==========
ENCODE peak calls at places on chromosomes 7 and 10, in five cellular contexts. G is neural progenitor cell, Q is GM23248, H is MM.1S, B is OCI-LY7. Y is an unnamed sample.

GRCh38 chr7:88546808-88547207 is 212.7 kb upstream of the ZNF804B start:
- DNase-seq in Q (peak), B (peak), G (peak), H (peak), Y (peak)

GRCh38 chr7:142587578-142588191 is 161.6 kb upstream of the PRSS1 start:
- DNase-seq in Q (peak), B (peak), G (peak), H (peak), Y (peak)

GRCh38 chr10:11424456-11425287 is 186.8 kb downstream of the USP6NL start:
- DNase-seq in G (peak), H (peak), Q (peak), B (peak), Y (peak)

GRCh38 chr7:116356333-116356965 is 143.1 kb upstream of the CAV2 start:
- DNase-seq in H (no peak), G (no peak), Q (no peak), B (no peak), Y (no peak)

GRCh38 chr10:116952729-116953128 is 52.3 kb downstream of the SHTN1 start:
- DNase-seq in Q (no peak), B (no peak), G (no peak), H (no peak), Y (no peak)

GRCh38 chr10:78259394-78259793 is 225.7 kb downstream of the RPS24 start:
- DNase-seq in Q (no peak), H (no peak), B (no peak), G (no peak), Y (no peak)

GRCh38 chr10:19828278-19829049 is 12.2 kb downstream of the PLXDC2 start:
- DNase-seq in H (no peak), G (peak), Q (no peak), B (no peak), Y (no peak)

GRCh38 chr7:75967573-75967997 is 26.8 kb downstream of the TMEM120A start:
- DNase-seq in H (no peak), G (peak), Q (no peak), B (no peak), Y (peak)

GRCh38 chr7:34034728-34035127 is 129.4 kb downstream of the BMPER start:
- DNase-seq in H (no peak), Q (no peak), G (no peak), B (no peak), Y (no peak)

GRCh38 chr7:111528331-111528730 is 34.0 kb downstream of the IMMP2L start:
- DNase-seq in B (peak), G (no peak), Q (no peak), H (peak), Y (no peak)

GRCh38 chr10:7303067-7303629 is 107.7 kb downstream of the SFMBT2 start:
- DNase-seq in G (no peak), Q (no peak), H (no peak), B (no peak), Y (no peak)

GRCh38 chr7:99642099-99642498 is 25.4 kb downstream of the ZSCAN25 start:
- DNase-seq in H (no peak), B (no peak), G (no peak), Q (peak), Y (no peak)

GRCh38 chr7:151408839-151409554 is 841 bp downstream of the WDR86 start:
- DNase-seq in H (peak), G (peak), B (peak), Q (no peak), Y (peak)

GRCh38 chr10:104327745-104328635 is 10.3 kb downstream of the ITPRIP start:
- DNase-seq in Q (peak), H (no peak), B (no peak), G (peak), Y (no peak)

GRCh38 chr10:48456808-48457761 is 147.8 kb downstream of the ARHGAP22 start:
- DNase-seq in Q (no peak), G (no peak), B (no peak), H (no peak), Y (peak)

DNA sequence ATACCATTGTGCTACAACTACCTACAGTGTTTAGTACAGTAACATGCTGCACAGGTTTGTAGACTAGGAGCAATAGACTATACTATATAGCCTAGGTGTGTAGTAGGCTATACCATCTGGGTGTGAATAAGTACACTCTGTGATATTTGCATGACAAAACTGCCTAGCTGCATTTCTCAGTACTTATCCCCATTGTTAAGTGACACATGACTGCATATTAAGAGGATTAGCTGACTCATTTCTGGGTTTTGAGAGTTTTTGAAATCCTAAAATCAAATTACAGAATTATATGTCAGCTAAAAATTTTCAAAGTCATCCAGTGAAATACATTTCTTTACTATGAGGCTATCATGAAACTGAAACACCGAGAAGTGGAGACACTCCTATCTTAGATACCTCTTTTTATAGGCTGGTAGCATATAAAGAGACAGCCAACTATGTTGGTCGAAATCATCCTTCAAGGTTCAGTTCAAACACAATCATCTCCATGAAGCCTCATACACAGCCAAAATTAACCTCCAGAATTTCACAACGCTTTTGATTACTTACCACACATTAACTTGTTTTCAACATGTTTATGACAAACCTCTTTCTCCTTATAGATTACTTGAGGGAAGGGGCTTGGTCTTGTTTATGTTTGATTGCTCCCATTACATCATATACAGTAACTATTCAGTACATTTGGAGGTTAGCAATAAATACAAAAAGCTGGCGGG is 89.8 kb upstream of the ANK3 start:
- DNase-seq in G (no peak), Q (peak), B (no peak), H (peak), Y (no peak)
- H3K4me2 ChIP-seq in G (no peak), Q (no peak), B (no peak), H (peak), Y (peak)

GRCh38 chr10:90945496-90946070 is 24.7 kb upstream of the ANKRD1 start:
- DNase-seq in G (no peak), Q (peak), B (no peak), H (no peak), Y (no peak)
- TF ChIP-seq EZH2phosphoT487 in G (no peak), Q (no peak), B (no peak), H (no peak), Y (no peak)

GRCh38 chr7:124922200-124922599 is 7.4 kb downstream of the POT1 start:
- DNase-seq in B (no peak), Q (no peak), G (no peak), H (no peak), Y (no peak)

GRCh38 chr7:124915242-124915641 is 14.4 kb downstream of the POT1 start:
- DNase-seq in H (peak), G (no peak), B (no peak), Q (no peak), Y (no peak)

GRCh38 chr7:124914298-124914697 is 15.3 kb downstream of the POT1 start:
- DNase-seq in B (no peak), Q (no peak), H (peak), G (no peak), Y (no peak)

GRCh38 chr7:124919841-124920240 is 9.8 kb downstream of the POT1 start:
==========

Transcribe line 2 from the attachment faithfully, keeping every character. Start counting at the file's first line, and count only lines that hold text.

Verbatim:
GRCh38 chr7:88546808-88547207 is 212.7 kb upstream of the ZNF804B start: